Monday, May 30, 2011

Steak on the Coals; Meat Marinade: Impressing At The Grill

Betty Crocker's Outdoor Cook BookHappy Memorial Day, folks. We had a huge, beautiful meal of pork with cabbage & white beans last night, followed by strawberry shortcake (the strawberries were macerated with sugar, fig balsamic, and fresh thyme), so we've no immediate grilling plans for today, but my mind goes to the grill nonetheless.

I like cooking over a grill. Anything tastes better after some time above the coals. Betty Crocker's Outdoor Cook Book challenges my belief, though, and suggests "above" isn't the way to go.

Steak on the Coals
This method startles those who see it for the first time, but it draws ecstatic praise from those who like an emphatic grilled flavor.

Use a large piece of lean, tender steak, such as sirloin, weighing at least 3 lb., 1 1/2 to 2" thick. Place steak in baking pan and cover with Meat Marinade (recipe below). Refrigerate 3 hr. Turn meat occasionally to thoroughly over with marinade. Drain steak and allow to come to room temperature.

Have a bed of white-hot charcoal briquets about 3" deep. A shallow layer of coals will not serve. Remove the grill. Place the meat directly on the fiery coals. Turn every 10 min. to another white-hot area. Allow 12 to 15 min. per side for the center to become
rare, hot, and juicy. Allow 1/2 to 3/4 lb. per serving. Makes 6 servings.

Ooo, a bonus recipe!
Meat Marinade: Combine in bowl 1/2 cup vinegar; 1/2 cup vegetable oil; 1 small onion, minced; 1 tsp. salt; 1 tsp. dry mustard; 1/4 tsp. each mace, nutmeg, and cloves; 1 clove garlic, crushed; and 1/2 tsp. Tabasco. Pour over meat. Serve meat with remaining hot marinade.
Before we go any further, let's point out one important thing: you can not serve that leftover marinade unless you cook it. Cook it. Yes. Cook it. I've nothing against a good steak tartare, but I value your health and don't want you slopping raw meat juice over your Flintstones-esque slab o' meat. Food safety: It's not just for 4H geeks.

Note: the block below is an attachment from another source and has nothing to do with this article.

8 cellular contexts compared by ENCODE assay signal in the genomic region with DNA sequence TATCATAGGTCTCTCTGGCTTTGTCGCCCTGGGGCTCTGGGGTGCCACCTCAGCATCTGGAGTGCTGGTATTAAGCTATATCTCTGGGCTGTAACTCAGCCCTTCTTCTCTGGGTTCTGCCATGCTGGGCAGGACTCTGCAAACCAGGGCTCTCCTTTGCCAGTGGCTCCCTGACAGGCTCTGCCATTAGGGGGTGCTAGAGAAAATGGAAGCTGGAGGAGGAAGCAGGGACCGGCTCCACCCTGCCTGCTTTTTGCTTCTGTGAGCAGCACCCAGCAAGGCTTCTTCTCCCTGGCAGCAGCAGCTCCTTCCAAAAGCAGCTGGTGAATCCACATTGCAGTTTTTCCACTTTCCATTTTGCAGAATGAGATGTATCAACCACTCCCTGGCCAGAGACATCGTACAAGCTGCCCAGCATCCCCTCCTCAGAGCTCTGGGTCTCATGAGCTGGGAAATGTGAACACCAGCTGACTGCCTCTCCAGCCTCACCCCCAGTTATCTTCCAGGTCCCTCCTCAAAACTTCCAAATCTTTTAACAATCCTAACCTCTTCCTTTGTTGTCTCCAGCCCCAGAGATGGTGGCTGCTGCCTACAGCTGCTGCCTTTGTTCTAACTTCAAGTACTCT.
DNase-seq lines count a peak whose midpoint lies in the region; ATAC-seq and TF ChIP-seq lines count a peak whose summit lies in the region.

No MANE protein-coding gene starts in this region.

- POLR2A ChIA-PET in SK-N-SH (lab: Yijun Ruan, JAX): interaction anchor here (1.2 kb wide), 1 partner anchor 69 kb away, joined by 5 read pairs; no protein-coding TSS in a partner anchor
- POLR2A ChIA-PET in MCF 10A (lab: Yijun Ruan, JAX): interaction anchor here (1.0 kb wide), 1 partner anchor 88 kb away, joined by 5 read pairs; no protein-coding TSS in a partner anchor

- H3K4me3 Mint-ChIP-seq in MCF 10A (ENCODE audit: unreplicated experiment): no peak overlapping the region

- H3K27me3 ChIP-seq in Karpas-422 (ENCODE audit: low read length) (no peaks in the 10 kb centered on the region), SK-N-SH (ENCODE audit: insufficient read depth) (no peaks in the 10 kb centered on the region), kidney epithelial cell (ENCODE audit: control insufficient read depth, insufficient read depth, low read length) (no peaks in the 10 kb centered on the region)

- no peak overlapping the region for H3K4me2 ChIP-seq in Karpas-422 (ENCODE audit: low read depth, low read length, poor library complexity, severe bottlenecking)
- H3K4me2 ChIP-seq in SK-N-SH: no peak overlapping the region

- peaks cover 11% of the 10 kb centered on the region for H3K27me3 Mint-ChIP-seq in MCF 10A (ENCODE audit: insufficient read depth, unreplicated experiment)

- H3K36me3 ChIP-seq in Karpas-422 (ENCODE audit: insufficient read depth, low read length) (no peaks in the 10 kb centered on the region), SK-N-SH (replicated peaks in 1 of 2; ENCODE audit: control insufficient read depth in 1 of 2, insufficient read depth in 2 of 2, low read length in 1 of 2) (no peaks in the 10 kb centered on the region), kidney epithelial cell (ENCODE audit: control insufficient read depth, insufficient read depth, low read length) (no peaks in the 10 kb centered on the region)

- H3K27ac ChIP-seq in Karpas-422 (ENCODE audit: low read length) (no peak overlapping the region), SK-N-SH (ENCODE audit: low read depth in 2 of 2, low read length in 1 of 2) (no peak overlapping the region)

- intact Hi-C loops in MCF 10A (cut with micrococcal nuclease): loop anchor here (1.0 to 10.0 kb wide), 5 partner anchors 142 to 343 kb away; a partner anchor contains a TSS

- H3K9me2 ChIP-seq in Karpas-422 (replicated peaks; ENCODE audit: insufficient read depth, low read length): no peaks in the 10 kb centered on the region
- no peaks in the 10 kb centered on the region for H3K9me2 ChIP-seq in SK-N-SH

It's for 4H geeks, too -- just not ONLY for 4H geeks. (Go, 4H!)

I have no doubt that this method of steak cookery will yield a cooked piece of meat. I do, however, doubt that this is the best way to treat your 3 pounds of sirloin. The very phrase "emphatic grilled flavor" sends shivers of horror down my spine. In fact, according to my handy dandy Google-fu, I find that there's only one place "emphatic grilled flavor" comes up in this world of ours, and it's right here, in this recipe, in this cookbook. When phrases occur only once? I think it's because they shouldn't occur again... Ban the "emphatic grilled flavor"! Embrace some frickin' subtlety!

And yet... it does have a primitive sort of allure...

Here's my final take on this: If you have absolute faith in your cooking fuel, and know for a fact that there aren't weird waxes and chemicals and flammable liquids going on, then fine. Try this. But if you're using briquets and a can of fire starter and God knows what else, put some distance between the unknown and your beef.


  1. would you cook the marinade? Make a pan sauce with it?

  2. Put it in a pan, bring it up to a boil, and reduce as much (or as little) as you want.